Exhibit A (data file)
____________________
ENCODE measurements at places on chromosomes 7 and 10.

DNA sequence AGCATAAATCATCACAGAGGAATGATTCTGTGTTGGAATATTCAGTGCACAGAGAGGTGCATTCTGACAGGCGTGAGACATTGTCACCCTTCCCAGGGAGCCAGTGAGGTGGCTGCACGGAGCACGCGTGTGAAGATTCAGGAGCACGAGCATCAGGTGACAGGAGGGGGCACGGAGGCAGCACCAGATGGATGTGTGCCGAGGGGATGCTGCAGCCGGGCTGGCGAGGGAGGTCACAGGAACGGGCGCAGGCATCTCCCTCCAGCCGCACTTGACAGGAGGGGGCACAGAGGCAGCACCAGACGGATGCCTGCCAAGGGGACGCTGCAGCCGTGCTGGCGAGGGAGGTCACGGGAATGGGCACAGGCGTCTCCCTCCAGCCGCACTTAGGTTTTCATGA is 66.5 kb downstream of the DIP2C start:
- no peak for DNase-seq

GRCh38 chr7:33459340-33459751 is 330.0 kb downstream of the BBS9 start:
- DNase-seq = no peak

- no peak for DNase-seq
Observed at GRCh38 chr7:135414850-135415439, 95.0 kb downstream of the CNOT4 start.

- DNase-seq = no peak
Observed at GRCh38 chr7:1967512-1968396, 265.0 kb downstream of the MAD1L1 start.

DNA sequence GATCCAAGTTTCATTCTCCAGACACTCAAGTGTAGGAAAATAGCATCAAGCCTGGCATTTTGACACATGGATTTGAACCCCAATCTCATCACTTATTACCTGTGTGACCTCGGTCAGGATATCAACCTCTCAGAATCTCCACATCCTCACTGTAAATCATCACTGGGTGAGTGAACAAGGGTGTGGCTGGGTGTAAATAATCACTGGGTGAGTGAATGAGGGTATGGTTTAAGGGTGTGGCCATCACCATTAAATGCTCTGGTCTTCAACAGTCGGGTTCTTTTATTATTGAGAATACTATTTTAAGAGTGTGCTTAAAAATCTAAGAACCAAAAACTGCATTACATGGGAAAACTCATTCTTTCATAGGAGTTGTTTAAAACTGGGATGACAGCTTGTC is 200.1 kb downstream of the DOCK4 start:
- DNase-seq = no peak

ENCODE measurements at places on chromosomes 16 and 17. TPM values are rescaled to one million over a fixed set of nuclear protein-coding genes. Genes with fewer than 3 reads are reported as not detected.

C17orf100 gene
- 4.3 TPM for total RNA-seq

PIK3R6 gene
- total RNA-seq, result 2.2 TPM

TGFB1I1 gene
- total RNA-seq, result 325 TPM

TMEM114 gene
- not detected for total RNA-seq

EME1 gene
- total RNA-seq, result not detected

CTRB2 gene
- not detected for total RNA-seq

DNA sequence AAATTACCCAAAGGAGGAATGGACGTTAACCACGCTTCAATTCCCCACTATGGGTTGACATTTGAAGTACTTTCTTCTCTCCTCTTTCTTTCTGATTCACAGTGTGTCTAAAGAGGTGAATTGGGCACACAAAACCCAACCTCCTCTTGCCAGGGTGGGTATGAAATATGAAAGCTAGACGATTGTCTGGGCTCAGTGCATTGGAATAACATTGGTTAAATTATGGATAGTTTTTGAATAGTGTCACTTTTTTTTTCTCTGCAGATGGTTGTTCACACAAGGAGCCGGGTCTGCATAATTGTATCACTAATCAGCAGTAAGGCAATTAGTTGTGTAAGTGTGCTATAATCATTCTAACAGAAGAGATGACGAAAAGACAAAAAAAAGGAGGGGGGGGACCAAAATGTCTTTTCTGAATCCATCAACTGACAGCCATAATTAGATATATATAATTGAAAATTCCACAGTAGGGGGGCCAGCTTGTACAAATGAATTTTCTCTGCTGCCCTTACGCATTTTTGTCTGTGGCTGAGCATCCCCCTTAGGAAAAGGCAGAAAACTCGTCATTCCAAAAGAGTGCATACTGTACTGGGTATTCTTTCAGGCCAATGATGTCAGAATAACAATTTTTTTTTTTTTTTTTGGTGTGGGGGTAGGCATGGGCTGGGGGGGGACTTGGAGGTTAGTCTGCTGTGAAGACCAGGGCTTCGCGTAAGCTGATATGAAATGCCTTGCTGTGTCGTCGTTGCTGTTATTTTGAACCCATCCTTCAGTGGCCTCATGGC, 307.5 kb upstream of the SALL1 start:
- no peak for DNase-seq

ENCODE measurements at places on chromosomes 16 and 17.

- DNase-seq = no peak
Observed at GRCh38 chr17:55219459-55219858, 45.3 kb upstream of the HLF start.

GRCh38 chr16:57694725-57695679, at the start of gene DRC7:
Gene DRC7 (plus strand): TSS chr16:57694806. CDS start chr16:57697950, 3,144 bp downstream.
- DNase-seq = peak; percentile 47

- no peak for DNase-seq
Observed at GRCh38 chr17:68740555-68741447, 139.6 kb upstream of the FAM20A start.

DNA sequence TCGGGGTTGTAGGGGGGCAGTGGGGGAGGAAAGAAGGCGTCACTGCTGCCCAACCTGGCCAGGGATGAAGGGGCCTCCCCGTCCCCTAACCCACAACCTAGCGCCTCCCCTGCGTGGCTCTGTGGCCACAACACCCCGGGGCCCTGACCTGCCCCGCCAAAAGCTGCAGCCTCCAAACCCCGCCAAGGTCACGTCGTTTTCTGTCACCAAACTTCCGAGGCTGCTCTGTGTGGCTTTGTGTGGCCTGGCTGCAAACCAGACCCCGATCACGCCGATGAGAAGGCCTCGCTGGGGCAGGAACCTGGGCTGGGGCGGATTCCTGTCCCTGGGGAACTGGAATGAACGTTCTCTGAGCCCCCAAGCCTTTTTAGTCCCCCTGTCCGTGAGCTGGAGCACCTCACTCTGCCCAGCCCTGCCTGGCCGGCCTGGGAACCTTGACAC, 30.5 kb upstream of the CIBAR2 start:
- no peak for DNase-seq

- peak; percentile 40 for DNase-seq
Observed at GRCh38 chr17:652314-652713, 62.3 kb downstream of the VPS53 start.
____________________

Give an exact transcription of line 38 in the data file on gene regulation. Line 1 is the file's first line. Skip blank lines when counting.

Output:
Observed at GRCh38 chr17:652314-652713, 62.3 kb downstream of the VPS53 start.